If you’re using oil in your cleaner, make sure the leaves are dry before putting it in direct sunlight. The oil can make it burn.

Showering Philodendron brasil

Showering is a great way to clean heartleaf philodendrons. I only do it in summer, because excessively wet leaves in winter can cause bacterial infections (lack of air flow plus cold temps are a recipe for disaster).

Plants aren’t too fussed about being showered, because they need to close their stomata and it therefore interrupts photosynthesis. It is, however, by far the easiest way to clean the leaves, so I think it’s beneficial a couple of times a year.

In summary

Philodendron brasil are great plants.They’re very forgiving when it comes to things like overwatering and low light levels, but once you get to grips with their care, they grow big and lush quickly. There’s also a lot of variations in their markings, and no two look alike.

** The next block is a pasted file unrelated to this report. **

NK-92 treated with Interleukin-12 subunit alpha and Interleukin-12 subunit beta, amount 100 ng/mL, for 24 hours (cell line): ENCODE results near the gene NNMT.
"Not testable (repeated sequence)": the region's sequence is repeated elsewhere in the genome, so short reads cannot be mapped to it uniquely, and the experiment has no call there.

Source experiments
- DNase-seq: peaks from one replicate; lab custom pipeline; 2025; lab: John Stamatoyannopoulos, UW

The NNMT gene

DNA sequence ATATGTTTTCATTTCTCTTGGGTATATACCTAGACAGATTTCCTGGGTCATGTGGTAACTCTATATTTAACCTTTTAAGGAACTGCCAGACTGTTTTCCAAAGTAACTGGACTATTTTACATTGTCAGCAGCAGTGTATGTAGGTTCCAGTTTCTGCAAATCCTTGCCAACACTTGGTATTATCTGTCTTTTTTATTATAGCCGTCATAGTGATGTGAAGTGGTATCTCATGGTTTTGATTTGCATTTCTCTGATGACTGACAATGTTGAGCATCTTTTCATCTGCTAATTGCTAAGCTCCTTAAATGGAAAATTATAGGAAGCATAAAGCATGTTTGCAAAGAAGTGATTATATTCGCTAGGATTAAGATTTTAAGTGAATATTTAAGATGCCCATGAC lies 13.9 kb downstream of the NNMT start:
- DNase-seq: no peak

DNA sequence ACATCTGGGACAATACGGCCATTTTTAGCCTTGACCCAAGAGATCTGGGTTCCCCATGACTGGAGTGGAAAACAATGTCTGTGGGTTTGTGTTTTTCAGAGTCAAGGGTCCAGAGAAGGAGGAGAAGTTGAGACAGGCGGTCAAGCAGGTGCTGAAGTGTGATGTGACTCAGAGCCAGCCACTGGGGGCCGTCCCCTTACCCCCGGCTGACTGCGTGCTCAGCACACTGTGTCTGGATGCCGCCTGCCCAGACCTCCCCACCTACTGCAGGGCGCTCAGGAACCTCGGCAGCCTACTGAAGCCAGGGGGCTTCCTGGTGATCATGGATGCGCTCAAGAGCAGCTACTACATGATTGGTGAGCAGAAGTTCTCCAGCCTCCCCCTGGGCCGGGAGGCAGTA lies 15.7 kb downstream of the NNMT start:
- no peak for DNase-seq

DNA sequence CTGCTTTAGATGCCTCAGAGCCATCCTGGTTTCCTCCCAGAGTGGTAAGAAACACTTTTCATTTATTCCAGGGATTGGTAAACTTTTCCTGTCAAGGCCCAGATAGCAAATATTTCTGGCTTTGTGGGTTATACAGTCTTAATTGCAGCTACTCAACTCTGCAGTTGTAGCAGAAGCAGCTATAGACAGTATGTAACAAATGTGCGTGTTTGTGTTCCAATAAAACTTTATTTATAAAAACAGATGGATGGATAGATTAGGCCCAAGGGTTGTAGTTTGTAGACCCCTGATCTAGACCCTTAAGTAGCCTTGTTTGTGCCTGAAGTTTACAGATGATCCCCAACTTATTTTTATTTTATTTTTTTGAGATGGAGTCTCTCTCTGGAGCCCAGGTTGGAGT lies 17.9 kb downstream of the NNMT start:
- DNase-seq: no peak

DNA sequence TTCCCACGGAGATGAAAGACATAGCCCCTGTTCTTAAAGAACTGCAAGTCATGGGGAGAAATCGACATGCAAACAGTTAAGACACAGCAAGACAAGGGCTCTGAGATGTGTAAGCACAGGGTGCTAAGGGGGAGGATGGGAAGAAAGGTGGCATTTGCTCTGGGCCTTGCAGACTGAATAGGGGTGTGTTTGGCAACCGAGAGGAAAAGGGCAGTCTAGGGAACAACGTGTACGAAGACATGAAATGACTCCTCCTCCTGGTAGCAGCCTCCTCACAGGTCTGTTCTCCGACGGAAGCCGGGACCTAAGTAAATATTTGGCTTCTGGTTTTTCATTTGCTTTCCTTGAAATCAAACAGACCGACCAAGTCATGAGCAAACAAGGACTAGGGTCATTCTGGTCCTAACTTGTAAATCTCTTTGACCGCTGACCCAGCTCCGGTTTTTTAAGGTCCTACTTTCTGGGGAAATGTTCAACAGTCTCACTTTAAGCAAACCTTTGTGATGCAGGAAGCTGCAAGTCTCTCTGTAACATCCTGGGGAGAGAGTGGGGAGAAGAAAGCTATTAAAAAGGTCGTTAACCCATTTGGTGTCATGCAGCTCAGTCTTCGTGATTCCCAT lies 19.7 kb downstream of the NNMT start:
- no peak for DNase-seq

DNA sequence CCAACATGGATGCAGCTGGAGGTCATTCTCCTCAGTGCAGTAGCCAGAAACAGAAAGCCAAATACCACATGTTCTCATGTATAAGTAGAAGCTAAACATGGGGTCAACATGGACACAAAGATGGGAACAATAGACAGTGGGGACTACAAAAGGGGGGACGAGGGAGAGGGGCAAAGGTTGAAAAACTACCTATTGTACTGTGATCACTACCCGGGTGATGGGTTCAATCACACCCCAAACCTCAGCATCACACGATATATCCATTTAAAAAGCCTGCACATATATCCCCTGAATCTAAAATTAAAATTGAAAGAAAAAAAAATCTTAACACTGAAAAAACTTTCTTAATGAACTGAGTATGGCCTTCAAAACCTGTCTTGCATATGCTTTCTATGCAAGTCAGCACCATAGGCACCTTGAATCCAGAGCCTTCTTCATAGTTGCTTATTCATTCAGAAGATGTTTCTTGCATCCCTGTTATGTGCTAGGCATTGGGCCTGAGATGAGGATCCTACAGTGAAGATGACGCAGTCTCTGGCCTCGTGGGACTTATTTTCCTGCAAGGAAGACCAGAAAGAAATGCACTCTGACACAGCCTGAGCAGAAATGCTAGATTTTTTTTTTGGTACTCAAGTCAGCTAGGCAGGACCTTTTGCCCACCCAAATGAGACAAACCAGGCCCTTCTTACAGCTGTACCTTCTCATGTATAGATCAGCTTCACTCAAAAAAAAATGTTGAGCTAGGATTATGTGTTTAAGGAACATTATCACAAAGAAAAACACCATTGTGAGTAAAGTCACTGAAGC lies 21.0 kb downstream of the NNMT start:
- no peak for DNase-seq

They’re also super easy to propagate (though that needs its own article) and a great project for newbies.

Caroline Cocker

Caroline is the founder and writer (and plant keeper) of Planet Houseplant

3 thoughts on “How to Care For Philodendron Brasil”

  1. Your guides are very helpful, another question..why my Brazil pothos leaves have some brown scratches?

  2. Brown lines are usually caused by physical damage – for example something’s (probs another leaf) brushed up against it before it hardened off. It’s rarely anything to worry about, but you also can’t reverse the damage.